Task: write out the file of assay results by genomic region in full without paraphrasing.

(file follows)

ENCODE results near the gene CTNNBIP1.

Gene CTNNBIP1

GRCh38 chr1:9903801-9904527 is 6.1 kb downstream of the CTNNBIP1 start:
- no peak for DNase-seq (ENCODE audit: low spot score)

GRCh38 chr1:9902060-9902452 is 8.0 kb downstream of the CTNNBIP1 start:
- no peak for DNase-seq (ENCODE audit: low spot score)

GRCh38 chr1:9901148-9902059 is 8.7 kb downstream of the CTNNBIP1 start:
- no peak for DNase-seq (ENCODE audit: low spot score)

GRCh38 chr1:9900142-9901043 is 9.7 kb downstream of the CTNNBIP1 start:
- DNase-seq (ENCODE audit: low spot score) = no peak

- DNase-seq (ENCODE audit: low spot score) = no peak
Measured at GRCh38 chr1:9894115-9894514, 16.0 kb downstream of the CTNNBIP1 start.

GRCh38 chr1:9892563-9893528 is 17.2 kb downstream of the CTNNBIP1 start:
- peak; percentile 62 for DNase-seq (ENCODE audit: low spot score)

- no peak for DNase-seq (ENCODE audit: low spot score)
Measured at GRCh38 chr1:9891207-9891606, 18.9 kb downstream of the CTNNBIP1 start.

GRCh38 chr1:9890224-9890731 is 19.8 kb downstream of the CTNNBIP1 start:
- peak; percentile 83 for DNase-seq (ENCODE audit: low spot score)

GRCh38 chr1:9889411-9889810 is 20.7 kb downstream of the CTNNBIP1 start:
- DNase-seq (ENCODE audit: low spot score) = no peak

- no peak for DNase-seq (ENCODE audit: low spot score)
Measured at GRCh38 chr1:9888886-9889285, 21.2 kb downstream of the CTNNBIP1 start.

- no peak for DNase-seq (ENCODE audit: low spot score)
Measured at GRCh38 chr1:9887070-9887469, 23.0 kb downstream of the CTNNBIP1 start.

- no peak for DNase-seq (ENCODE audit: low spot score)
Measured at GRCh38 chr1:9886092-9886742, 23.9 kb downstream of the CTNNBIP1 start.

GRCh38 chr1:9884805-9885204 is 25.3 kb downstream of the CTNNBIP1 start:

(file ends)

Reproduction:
ENCODE results near the gene CTNNBIP1.

Gene CTNNBIP1

GRCh38 chr1:9903801-9904527 is 6.1 kb downstream of the CTNNBIP1 start:
- no peak for DNase-seq (ENCODE audit: low spot score)

GRCh38 chr1:9902060-9902452 is 8.0 kb downstream of the CTNNBIP1 start:
- no peak for DNase-seq (ENCODE audit: low spot score)

GRCh38 chr1:9901148-9902059 is 8.7 kb downstream of the CTNNBIP1 start:
- no peak for DNase-seq (ENCODE audit: low spot score)

GRCh38 chr1:9900142-9901043 is 9.7 kb downstream of the CTNNBIP1 start:
- DNase-seq (ENCODE audit: low spot score) = no peak

- DNase-seq (ENCODE audit: low spot score) = no peak
Measured at GRCh38 chr1:9894115-9894514, 16.0 kb downstream of the CTNNBIP1 start.

GRCh38 chr1:9892563-9893528 is 17.2 kb downstream of the CTNNBIP1 start:
- peak; percentile 62 for DNase-seq (ENCODE audit: low spot score)

- no peak for DNase-seq (ENCODE audit: low spot score)
Measured at GRCh38 chr1:9891207-9891606, 18.9 kb downstream of the CTNNBIP1 start.

GRCh38 chr1:9890224-9890731 is 19.8 kb downstream of the CTNNBIP1 start:
- peak; percentile 83 for DNase-seq (ENCODE audit: low spot score)

GRCh38 chr1:9889411-9889810 is 20.7 kb downstream of the CTNNBIP1 start:
- DNase-seq (ENCODE audit: low spot score) = no peak

- no peak for DNase-seq (ENCODE audit: low spot score)
Measured at GRCh38 chr1:9888886-9889285, 21.2 kb downstream of the CTNNBIP1 start.

- no peak for DNase-seq (ENCODE audit: low spot score)
Measured at GRCh38 chr1:9887070-9887469, 23.0 kb downstream of the CTNNBIP1 start.

- no peak for DNase-seq (ENCODE audit: low spot score)
Measured at GRCh38 chr1:9886092-9886742, 23.9 kb downstream of the CTNNBIP1 start.

GRCh38 chr1:9884805-9885204 is 25.3 kb downstream of the CTNNBIP1 start: